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vocabularyWhile there are whirlwind changes in education such as new evaluation programs, digital devices in school, or flipped classrooms, one element remains constant: vocabulary. In order for students to succeed, they must understand the content area vocabulary in each subject area.

“Vocabulary knowledge is fundamental to reading comprehension; one cannot understand text without knowing what most of the words mean.”
(Nagy, 1988)

The Common Core Literacy Standards have dedicated an anchor standard to the acquisition to vocabulary:

CCSS.ELA-Literacy.CCRA.L.6 Acquire and use accurately a range of general academic and domain-specific words and phrases sufficient for reading, writing, speaking, and listening at the college and career readiness level; demonstrate independence in gathering vocabulary knowledge when encountering an unknown term important to comprehension or expression.

So what strategies work best? While there are familiar ways to teach vocabulary such as flashcards and word lists, every now and then there are the vocabulary lessons that are so effective, that they must be shared…like this political campaign using biology terms.

All month the 10th grade biology teacher centered a political campaign on vocabulary. The campaign immersed the entire school in domain specific words on the parts of a cell.  Teams of students were assigned to promote each part of the cell (EX: nucleus, endomembrane  system, chloroplasts, mitochondria)  for a political election designed to let students determine the most important member of the cell. Students made posters that hung in the hallways, and each poster featured characteristics and functions of the cell’s “candidate.” The posters were filled with content area vocabulary; there were explanations with diagrams or pictures.

For the first week, the campaign posters for different parts of the cell were explanatory in nature:

  • Do you enjoy moving, growing, breathing? Vote for the Mitochondria!
  • Chloroplast: Makes your green last! Carry out Photosynthesis!
  • Let’s assemble or die! Vote for Ribosomes or go home!

The final week was dedicated to a “smear” campaign. Additional information was added to posters; opposing candidates countered the claims on posters with even more content area vocabulary:

  • Algae blooms? They are caused by pollution! Look in the mirror! It’s not the chloroplast’s fault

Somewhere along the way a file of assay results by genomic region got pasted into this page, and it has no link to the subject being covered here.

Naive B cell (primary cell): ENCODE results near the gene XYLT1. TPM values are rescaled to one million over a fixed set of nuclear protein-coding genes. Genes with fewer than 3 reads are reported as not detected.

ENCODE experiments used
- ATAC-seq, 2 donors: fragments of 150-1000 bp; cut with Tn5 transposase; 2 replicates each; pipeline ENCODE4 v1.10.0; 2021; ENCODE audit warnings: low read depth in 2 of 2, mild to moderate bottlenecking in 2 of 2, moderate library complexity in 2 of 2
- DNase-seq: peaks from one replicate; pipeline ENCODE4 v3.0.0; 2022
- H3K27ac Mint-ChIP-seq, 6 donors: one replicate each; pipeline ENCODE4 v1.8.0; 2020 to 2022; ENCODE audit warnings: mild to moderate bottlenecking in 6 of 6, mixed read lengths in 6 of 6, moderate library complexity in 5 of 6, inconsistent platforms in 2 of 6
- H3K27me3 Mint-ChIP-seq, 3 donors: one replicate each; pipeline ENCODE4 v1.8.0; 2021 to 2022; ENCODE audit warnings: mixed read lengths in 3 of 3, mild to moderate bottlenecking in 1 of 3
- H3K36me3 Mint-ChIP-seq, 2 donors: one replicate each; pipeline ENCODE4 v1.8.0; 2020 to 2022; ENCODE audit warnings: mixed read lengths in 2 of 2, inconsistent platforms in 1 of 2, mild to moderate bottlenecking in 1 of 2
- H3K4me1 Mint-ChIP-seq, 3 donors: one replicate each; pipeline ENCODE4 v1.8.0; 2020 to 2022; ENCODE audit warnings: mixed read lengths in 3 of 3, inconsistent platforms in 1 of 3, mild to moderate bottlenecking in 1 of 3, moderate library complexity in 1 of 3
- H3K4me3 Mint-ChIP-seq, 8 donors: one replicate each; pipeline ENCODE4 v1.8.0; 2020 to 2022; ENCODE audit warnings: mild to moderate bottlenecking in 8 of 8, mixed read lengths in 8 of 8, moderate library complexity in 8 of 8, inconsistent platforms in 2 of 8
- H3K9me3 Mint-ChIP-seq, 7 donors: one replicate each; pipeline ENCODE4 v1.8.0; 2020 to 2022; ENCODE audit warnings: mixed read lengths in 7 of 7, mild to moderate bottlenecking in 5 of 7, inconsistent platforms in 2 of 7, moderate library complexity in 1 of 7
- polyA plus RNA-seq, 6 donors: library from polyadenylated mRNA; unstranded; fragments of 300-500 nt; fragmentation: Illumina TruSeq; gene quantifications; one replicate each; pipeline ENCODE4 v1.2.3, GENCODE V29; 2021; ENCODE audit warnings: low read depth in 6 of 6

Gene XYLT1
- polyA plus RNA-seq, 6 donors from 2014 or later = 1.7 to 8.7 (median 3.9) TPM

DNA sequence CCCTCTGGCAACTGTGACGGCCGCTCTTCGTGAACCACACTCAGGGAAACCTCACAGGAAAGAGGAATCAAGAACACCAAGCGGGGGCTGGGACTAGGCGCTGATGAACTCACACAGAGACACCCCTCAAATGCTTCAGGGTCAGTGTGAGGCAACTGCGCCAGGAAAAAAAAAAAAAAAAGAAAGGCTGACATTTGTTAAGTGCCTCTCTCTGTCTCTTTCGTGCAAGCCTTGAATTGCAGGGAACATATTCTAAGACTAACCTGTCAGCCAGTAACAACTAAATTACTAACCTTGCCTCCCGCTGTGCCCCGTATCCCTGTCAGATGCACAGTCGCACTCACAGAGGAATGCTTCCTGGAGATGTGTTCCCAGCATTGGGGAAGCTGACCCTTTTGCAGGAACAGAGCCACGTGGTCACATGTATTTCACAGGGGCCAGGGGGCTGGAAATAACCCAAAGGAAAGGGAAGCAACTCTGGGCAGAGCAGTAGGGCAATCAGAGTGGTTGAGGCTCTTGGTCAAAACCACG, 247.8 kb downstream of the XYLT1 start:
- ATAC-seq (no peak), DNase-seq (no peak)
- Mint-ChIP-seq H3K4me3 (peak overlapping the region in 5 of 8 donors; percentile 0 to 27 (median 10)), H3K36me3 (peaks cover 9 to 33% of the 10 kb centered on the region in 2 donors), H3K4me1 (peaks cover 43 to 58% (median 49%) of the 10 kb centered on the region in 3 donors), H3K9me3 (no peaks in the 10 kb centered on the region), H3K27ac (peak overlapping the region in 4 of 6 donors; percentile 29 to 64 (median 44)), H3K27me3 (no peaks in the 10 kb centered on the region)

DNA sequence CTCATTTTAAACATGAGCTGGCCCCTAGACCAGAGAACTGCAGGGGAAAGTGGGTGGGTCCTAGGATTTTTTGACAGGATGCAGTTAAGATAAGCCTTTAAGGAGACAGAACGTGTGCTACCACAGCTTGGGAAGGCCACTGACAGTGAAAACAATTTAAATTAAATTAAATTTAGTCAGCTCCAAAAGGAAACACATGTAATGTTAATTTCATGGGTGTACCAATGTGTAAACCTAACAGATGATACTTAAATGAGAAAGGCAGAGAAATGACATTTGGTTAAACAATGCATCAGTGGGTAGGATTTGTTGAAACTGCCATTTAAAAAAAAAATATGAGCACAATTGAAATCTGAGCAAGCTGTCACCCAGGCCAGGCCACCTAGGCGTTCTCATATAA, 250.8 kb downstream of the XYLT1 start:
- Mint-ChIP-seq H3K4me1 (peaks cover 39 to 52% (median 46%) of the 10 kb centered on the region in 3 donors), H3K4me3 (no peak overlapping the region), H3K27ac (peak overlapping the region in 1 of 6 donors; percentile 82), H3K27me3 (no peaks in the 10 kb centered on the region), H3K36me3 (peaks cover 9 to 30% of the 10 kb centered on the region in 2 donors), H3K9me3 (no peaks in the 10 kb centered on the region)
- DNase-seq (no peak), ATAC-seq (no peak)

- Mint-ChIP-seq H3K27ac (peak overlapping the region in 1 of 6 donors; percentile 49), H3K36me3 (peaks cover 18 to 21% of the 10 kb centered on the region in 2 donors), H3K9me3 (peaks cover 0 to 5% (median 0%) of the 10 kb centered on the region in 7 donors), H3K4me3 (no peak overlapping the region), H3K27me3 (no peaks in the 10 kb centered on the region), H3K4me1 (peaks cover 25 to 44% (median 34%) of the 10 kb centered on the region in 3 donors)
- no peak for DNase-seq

• Don’t vote for the mitochondria: They cause heart disease, diabetes, and cancer? Why vote for something that is bad?
  • Ribosome: Subject to mutation and damage that can cause illness
  • The Nucleus: if coded improperly can cause all sorts of defects
  • The mitochondria causes stupidity and mental disorders. The nucleus knows you’re smart and will support you through everything.

Wall space became a premium.  Attack ads increased the amount of information and featured even more content-area vocabulary. The stairwell going down to the middle school wing was a cluttered word wall.

Finally, election day arrived. To ensure there would be no favoritism, the students in 7th grade were selected to vote on their choice of the most important part of the cell. They had read the posters and become familiar with each of the candidates. They knew the strengths of each part of the cell. They knew the weaknesses of each part of the cell. They knew how each candidate functioned in the cell. They could separate the facts and the hype. The 10th grade waited to hear the results of their campaign.

Who did they vote for?
The Chloroplast.
Because of its contributions to plant life?
Because of photosynthesis?
Because it synthesizes fatty acids?


No….Because, “The poster had green glitter that was pretty.”
Apparently, campaigns for the most important member of the cell do not differ that much from real political campaigns.

Even with all that domain specific language…bling wins.

Colette Marie Bennett is the Curriculum Coordinator for English Language Arts, Social Studies, Library...

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